By this stage I wasn’t only feeling depressed, I was angry.  I’m sure I’m not the first person who has just had their life turned upside down with a distressing diagnosis only to find they have to put up with this sort of stressful and inappropriate correspondence.  I phoned WINZ and was told to ignore the letter as it was computer generated and my disability allowances would be investigated and actioned.  I’m happy to say that this finally came to pass but not without a considerable amount of angst.  I feel desperately sorry for anyone in this position who may have a more upsetting and debilitating condition than I do and who might be less capable than me of dealing with this sort of inane crap.

I also feel sorry for the staff at WINZ because their dysfunctional system pushes people to levels of frustration that put them in the firing line for all kinds of abuse that isn’t necessarily their fault.  Why is there not such a thing as a Sickness Benefit?  And why do I have to keep sending off Medical Certificates every three months when I have an incurable disease – do WINZ know something about a forthcoming cure for MS that no-one else does?  Why must they treat people with genuine disabilities as full time ‘Jobseekers’ when they are physically and mentally incapable of pursuing that course of action.  Not only is it intimidating, it’s inhumane.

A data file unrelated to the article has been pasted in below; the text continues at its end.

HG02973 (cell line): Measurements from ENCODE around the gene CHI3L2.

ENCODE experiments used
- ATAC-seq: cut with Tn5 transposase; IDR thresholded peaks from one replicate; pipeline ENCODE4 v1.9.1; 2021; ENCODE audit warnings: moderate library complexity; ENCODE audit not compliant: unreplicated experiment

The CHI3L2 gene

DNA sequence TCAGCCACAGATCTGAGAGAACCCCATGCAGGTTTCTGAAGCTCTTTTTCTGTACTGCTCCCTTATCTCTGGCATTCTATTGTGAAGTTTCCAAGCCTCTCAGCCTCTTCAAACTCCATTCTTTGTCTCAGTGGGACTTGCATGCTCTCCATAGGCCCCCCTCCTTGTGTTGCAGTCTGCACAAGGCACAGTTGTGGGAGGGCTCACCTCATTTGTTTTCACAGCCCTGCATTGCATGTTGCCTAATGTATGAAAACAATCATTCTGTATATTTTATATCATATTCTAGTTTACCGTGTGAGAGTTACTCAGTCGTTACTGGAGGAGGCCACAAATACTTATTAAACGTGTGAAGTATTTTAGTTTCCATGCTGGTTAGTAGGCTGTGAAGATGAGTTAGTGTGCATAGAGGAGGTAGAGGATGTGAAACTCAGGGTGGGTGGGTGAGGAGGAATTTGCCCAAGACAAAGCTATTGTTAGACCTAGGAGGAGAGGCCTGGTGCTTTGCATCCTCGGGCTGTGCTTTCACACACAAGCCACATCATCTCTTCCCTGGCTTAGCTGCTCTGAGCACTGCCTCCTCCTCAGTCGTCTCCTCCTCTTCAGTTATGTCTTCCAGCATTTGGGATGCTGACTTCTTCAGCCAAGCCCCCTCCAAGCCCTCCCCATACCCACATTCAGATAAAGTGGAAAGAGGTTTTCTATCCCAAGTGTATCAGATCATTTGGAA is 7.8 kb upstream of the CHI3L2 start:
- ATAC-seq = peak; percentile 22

Furthermore, it would go a long way to preserving the mental wellbeing of this vulnerable group if we weren’t being constantly overwhelmed with a tsunami of irrelevant system-generated correspondence.  Perhaps WINZ should publish the Beginners Guide to Identifying Correspondence One Can Safely Ignore as it’s impossible to know when when to take it seriously and head for higher ground.

People with disabilities haven’t deliberately made some sort of lifestyle choice.  Most have paid their taxes and like me, have struck a hurdle and only want to pay their rent and put food on the table.  Let’s face it, no-one in their right mind would willingly choose to get caught up in the peculiarities of this unfathomable system.